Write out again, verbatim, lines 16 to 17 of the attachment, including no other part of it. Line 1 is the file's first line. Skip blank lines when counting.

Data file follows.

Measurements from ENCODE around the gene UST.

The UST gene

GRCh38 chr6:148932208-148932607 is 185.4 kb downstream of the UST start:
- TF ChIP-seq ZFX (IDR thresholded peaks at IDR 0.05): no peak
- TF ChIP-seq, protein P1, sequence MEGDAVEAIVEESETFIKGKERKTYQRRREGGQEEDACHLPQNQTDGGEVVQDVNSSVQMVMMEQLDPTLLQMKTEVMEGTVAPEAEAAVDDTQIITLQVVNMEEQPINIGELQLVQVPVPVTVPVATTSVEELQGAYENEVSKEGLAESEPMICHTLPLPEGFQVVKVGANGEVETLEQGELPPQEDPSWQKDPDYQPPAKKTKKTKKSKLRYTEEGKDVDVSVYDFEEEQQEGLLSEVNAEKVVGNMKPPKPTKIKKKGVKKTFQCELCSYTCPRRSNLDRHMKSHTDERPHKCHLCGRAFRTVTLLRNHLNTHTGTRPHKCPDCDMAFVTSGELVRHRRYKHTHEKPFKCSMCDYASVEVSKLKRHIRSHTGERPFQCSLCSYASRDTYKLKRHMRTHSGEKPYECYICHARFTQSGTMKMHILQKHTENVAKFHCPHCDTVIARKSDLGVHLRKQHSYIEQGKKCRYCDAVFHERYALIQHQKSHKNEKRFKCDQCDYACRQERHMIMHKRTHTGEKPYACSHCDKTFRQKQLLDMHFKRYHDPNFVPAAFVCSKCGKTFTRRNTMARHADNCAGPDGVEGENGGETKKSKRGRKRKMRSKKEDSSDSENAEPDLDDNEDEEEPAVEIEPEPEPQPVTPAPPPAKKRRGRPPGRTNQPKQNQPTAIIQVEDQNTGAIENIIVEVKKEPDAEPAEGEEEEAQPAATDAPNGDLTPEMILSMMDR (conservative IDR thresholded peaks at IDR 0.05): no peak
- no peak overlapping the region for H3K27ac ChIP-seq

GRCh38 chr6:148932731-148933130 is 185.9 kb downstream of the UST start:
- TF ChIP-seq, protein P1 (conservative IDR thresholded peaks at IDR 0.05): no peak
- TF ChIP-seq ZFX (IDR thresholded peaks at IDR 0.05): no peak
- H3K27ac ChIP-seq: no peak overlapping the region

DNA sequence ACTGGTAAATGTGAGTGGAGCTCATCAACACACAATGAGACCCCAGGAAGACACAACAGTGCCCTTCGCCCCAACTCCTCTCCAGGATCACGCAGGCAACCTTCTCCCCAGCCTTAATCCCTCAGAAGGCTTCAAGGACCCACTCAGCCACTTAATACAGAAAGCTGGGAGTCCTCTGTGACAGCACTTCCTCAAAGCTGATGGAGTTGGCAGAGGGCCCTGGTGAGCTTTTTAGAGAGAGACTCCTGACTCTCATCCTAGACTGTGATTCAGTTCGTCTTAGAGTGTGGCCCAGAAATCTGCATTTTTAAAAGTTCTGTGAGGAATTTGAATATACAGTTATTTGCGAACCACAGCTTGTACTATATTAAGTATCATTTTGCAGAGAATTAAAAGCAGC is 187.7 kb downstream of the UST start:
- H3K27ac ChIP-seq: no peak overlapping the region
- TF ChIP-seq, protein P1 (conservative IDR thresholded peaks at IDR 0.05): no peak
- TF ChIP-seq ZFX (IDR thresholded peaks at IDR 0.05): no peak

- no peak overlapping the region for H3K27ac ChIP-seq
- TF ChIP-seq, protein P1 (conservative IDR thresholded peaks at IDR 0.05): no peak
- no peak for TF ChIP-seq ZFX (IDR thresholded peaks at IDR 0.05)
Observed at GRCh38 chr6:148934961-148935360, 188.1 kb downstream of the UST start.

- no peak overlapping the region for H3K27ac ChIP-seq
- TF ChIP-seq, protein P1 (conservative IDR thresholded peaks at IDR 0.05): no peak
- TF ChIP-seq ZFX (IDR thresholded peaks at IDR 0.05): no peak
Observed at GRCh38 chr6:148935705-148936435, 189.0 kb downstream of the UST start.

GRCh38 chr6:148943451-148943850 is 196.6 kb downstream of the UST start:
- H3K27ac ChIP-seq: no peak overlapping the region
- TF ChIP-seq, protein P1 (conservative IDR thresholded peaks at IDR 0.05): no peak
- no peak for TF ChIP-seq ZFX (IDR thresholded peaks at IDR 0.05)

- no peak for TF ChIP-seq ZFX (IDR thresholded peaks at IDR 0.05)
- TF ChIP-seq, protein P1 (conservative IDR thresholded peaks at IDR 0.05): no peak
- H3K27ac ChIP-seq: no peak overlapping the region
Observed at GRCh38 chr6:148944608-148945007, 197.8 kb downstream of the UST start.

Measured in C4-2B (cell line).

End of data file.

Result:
- TF ChIP-seq, protein P1 (conservative IDR thresholded peaks at IDR 0.05): no peak
- no peak for TF ChIP-seq ZFX (IDR thresholded peaks at IDR 0.05)